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Interdisciplinary Design The Pharmaceutical Industry

Interdisciplinary Design The Pharmaceutical Industry

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Interdisciplinary Design The Pharmaceutical Industry

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  1. Interdisciplinary DesignThe Pharmaceutical Industry Eur Ing Keith Plumb BSc, MBA, CEng, CSci, FIChemE

  2. Who am I? • Owner Director of Integral Pharma Services Ltd • Process and equipment consultant • Over 35 year’s experience of batch design • Experience covers • Fine Chemicals • Chemically derived pharmaceuticals • Biologically derived pharmaceuticals • Food • Other specialist batch processing • Chair of the Pharma SIG • Visiting lecturer at Manchester University for the PEAT MSc course and its replacement that is currently under development.

  3. What Drives Big Pharma? • New Molecular Entities both chemical and biological • Patent Life • Speed to market • Most certainly not manufacturing

  4. Why Batch? • Flexible – one plant can make many products. • Traditional • Seems simple • Driven by perceived quality issues of moving to continuous. • Actually probably produces lower quality (certainly purity) that could be achieved by continuous processing.

  5. Design Issues • Not the ones that typically interest academics. • Pharmaceutical Engineering Advanced Training MSc Course • Considered important by industrial chemical engineers. • Ignored by the Manchester School of Chemical Engineering • Design of processes/equipment using simple tools • Equipment design knowledge lies within vendors • Uncertainty about chemical/biological process and equipment information. • Knowledge of physical properties is usually limited. • P&I diagrams only tell part of the story, time based information required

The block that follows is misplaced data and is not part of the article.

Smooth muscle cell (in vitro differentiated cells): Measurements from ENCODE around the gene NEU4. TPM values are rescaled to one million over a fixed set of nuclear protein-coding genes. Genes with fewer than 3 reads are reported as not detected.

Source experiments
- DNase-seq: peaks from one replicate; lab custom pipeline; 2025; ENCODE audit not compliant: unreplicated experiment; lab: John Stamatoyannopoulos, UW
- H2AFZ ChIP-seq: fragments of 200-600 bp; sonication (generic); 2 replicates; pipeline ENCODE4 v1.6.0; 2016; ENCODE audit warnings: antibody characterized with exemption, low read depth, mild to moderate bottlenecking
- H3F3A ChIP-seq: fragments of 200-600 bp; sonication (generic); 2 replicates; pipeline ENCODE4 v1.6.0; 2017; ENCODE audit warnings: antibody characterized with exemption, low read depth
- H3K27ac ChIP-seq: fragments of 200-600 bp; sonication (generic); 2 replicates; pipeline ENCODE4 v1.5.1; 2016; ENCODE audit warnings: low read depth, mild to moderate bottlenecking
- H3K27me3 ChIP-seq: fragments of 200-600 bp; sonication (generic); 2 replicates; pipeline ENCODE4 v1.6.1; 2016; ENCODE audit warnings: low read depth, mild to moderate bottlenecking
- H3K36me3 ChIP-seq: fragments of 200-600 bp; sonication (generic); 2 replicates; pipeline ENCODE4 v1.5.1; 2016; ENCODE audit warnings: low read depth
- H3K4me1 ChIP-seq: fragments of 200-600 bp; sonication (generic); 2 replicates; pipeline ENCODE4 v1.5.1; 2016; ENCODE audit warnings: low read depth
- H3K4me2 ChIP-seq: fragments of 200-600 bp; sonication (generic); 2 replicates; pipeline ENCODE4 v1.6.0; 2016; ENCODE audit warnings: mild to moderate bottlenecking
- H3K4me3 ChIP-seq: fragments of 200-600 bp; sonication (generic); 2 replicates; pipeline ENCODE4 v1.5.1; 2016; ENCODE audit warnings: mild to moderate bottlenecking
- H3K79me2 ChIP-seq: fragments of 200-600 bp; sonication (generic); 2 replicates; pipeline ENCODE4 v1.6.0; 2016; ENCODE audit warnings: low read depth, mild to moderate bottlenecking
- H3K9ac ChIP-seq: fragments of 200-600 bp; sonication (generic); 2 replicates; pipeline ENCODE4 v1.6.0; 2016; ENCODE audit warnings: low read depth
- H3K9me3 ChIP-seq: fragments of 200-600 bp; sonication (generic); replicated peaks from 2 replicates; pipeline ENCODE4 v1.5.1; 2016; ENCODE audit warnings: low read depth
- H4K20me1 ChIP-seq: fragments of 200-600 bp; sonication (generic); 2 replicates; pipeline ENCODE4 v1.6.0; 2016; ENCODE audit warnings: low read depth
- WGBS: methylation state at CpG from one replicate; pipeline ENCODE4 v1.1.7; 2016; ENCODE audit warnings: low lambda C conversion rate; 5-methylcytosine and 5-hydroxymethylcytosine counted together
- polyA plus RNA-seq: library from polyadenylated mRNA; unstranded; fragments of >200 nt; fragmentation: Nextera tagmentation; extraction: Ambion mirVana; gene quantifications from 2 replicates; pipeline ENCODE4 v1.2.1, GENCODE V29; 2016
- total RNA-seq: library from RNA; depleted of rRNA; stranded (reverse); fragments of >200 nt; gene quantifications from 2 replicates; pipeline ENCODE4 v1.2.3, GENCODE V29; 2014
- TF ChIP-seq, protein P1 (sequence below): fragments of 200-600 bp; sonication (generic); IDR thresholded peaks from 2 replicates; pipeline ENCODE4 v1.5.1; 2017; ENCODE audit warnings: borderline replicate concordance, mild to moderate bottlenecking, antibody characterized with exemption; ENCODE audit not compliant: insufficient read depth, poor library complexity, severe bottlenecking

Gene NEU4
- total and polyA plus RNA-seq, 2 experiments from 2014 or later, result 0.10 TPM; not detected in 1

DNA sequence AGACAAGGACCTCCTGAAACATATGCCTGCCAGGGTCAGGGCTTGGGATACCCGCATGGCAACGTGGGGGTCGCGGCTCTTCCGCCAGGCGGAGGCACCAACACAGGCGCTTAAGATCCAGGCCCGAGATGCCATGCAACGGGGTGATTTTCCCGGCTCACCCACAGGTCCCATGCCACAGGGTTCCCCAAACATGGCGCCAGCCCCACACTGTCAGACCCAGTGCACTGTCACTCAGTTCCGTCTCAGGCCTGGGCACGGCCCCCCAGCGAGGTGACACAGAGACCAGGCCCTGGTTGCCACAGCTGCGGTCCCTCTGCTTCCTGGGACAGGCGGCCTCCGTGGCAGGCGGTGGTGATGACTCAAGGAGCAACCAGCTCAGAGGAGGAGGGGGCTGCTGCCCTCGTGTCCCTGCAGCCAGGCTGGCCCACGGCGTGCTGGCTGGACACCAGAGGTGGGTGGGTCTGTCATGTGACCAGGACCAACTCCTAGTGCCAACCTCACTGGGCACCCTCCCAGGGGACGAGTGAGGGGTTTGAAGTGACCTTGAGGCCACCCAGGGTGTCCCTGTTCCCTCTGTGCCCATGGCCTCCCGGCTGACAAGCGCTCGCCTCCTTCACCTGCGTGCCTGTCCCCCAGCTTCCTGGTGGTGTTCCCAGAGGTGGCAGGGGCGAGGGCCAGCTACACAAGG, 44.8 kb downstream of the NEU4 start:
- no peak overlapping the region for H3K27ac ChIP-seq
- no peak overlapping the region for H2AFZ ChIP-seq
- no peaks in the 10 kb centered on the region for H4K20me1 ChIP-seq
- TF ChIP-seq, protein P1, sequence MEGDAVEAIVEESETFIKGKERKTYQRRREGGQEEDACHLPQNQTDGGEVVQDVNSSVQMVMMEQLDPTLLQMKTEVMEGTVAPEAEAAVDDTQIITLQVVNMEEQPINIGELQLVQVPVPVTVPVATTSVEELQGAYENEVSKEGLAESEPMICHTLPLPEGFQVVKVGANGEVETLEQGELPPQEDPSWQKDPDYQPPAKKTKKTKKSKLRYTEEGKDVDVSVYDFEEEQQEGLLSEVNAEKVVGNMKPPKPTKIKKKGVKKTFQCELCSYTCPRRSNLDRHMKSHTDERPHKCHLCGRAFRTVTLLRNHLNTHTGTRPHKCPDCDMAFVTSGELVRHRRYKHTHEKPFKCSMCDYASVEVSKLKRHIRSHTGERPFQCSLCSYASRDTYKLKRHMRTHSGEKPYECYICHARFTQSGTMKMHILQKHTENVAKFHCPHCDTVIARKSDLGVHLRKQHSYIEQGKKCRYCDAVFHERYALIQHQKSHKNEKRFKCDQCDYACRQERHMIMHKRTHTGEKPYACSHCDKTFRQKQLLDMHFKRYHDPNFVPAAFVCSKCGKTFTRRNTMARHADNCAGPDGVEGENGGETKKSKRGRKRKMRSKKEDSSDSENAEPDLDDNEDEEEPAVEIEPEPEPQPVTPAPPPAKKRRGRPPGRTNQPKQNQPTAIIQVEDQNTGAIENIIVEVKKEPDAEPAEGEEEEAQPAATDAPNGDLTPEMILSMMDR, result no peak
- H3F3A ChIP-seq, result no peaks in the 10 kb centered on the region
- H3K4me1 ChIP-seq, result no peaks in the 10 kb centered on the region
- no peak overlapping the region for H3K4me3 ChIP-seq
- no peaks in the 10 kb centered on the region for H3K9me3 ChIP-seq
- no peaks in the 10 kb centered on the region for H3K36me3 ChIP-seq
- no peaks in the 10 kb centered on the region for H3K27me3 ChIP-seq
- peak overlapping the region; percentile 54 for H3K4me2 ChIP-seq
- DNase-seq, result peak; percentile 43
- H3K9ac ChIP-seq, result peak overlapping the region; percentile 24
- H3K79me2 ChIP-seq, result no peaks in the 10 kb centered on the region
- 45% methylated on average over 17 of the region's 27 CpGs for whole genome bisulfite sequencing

6. Electronic Design Tools In the order of usage. • Word Processors • Spreadsheets • Simple drawing tools • CAD usually used by designers not engineers as it is too complex to learn and remember • Databases • Project planning software • Quite good for batch modelling • Batch modelling software – usually too inflexible to be of much value.

  7. Design Tasks • Process Design • User Requirement Specifications • Mass and energy balance – must be time based. • Block diagrams, PFDs and P&IDs • Equipment and pipe sizing incl. modelling • HAZOPs, risk assessments and safety equip. design • Equipment Design • Equipment, lines, valves, instruments etc. • Equipment specifications • Detail process, mechanical, instrumentation and electrical data sheets. • Documentation requirements – onerous for pharma

  8. Typical Processes Most batch processes involve solids handling • Mixing and batch heat transfer • Batch reactions – chemical and biological • Batch distillation, crystallisation, filtration, centrifugation and drying • Milling, grinding, micronisation and granulation • Liquid/liquid centrifugation, membrane filtration and chromatography • Lyophilisation, steam sterilisation and viral removal. • Tableting and packing • Steaming-in-place and cleaning-in-place. These are often more complex than the process

  9. Main Issues • Universities do not educate undergraduates for this kind of design. • Companies do not train their staff for this kind of design. • You just pick it up as you go along! Coulson and Richardson is not much help

  10. Possible Solutions • Batch based design projects for undergraduates • More industry involvement with undergraduate courses • More distance learning with more chemical engineering academic involvement. • Personal training at a price the individual can afford – after sales opportunity for universities? • Trained mentors in companies

  11. Thank you for listening Any questions?